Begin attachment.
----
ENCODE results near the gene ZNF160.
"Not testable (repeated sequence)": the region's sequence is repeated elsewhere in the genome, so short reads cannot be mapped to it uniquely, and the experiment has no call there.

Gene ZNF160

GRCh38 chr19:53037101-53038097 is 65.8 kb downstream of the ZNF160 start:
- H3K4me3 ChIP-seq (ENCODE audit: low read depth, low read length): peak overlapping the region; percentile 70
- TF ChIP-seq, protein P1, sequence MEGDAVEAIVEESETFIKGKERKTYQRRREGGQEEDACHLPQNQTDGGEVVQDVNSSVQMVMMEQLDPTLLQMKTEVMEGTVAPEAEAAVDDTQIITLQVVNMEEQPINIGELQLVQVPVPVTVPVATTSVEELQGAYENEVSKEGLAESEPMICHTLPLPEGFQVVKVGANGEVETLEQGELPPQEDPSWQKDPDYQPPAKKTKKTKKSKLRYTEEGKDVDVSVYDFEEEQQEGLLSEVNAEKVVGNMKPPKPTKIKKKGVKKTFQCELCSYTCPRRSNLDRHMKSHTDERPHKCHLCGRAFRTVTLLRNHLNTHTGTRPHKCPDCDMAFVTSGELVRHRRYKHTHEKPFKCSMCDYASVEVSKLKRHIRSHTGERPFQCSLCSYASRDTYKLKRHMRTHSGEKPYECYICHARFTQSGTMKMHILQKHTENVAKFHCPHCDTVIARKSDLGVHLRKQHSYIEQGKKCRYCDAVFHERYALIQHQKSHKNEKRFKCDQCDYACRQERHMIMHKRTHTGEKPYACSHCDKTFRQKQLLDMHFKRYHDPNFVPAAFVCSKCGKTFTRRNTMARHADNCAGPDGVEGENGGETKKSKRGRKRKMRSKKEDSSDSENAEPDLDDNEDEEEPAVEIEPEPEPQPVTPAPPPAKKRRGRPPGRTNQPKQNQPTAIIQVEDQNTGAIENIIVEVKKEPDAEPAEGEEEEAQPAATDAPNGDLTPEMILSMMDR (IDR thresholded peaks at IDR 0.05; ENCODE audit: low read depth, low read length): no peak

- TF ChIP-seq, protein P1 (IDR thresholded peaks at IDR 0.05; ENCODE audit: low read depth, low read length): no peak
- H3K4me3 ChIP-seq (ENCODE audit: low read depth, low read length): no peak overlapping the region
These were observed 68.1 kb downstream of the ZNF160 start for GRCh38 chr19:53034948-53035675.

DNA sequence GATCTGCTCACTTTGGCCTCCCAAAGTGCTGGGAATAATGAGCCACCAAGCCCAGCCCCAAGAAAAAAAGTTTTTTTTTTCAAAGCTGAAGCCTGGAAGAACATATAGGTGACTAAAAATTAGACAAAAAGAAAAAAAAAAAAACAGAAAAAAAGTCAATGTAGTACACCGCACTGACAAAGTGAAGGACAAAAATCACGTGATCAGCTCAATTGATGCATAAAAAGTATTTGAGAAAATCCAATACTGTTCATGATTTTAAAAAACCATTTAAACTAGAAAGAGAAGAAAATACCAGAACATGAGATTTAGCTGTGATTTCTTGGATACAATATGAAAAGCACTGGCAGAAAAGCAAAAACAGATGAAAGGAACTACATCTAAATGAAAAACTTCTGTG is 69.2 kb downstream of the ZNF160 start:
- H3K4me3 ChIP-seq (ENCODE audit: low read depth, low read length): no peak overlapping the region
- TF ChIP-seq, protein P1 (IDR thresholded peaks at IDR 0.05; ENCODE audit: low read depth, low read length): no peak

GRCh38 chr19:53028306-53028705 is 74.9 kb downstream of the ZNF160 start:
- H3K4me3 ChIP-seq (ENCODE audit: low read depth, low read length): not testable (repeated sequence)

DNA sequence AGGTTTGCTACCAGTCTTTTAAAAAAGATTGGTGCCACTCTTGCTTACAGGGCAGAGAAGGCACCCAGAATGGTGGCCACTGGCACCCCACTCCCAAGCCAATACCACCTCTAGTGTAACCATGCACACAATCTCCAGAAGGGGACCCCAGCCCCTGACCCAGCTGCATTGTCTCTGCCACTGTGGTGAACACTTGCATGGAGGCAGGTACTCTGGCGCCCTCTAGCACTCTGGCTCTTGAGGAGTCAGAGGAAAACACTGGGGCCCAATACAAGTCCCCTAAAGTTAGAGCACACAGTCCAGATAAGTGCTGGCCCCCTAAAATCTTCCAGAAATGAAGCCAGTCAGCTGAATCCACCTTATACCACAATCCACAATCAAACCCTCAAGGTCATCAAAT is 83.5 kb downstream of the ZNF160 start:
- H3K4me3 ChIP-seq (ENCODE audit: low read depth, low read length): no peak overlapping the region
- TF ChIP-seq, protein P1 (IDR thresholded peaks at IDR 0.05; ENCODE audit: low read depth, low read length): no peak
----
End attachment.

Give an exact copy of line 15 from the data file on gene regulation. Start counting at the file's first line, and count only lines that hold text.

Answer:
DNA sequence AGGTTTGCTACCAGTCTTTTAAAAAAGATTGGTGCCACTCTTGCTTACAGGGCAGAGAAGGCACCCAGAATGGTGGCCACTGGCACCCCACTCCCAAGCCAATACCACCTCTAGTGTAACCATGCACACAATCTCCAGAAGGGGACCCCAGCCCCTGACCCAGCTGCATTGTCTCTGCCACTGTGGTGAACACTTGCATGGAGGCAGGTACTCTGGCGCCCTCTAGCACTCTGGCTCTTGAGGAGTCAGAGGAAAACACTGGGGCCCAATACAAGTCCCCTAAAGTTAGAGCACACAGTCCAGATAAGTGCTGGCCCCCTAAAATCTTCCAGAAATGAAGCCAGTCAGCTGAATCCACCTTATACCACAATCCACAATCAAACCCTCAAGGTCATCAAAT is 83.5 kb downstream of the ZNF160 start: